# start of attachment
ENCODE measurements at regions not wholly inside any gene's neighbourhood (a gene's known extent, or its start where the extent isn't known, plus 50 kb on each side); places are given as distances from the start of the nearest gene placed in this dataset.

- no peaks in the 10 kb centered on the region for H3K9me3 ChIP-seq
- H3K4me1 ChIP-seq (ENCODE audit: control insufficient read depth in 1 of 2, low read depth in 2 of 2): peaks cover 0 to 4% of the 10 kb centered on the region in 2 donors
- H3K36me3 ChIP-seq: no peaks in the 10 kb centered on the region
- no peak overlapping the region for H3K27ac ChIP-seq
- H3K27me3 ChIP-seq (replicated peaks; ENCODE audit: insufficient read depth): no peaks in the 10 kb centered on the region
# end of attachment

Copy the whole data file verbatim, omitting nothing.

ENCODE measurements at regions not wholly inside any gene's neighbourhood (a gene's known extent, or its start where the extent isn't known, plus 50 kb on each side); places are given as distances from the start of the nearest gene placed in this dataset.

- no peaks in the 10 kb centered on the region for H3K9me3 ChIP-seq
- H3K4me1 ChIP-seq (ENCODE audit: control insufficient read depth in 1 of 2, low read depth in 2 of 2): peaks cover 0 to 4% of the 10 kb centered on the region in 2 donors
- H3K36me3 ChIP-seq: no peaks in the 10 kb centered on the region
- no peak overlapping the region for H3K27ac ChIP-seq
- H3K27me3 ChIP-seq (replicated peaks; ENCODE audit: insufficient read depth): no peaks in the 10 kb centered on the region